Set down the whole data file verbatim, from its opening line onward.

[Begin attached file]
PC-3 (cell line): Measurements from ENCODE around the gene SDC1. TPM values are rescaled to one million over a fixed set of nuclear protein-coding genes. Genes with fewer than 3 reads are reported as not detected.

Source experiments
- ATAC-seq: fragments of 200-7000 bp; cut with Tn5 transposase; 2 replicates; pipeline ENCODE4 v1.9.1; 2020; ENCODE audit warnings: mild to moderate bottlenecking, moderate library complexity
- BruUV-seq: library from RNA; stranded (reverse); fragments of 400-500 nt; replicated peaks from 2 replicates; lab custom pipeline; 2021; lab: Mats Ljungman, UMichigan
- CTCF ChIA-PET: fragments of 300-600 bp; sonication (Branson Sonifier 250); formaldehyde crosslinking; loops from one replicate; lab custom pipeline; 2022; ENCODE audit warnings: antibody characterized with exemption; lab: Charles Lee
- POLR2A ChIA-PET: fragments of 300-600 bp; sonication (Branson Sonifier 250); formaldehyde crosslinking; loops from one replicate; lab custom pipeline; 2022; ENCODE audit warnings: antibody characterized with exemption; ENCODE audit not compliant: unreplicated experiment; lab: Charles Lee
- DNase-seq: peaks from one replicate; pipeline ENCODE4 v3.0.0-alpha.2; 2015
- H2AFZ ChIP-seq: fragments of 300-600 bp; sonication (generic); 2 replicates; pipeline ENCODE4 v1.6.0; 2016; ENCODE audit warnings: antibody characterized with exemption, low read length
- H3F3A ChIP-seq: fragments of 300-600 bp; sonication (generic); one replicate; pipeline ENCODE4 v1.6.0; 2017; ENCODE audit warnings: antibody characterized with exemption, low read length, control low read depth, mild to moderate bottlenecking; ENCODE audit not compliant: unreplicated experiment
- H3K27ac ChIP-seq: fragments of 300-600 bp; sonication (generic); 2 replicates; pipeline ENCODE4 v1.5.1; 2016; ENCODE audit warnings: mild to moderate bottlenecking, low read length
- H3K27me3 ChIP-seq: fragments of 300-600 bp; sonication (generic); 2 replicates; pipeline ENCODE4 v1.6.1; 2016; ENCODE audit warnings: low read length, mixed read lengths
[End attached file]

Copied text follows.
PC-3 (cell line): Measurements from ENCODE around the gene SDC1. TPM values are rescaled to one million over a fixed set of nuclear protein-coding genes. Genes with fewer than 3 reads are reported as not detected.

Source experiments
- ATAC-seq: fragments of 200-7000 bp; cut with Tn5 transposase; 2 replicates; pipeline ENCODE4 v1.9.1; 2020; ENCODE audit warnings: mild to moderate bottlenecking, moderate library complexity
- BruUV-seq: library from RNA; stranded (reverse); fragments of 400-500 nt; replicated peaks from 2 replicates; lab custom pipeline; 2021; lab: Mats Ljungman, UMichigan
- CTCF ChIA-PET: fragments of 300-600 bp; sonication (Branson Sonifier 250); formaldehyde crosslinking; loops from one replicate; lab custom pipeline; 2022; ENCODE audit warnings: antibody characterized with exemption; lab: Charles Lee
- POLR2A ChIA-PET: fragments of 300-600 bp; sonication (Branson Sonifier 250); formaldehyde crosslinking; loops from one replicate; lab custom pipeline; 2022; ENCODE audit warnings: antibody characterized with exemption; ENCODE audit not compliant: unreplicated experiment; lab: Charles Lee
- DNase-seq: peaks from one replicate; pipeline ENCODE4 v3.0.0-alpha.2; 2015
- H2AFZ ChIP-seq: fragments of 300-600 bp; sonication (generic); 2 replicates; pipeline ENCODE4 v1.6.0; 2016; ENCODE audit warnings: antibody characterized with exemption, low read length
- H3F3A ChIP-seq: fragments of 300-600 bp; sonication (generic); one replicate; pipeline ENCODE4 v1.6.0; 2017; ENCODE audit warnings: antibody characterized with exemption, low read length, control low read depth, mild to moderate bottlenecking; ENCODE audit not compliant: unreplicated experiment
- H3K27ac ChIP-seq: fragments of 300-600 bp; sonication (generic); 2 replicates; pipeline ENCODE4 v1.5.1; 2016; ENCODE audit warnings: mild to moderate bottlenecking, low read length
- H3K27me3 ChIP-seq: fragments of 300-600 bp; sonication (generic); 2 replicates; pipeline ENCODE4 v1.6.1; 2016; ENCODE audit warnings: low read length, mixed read lengths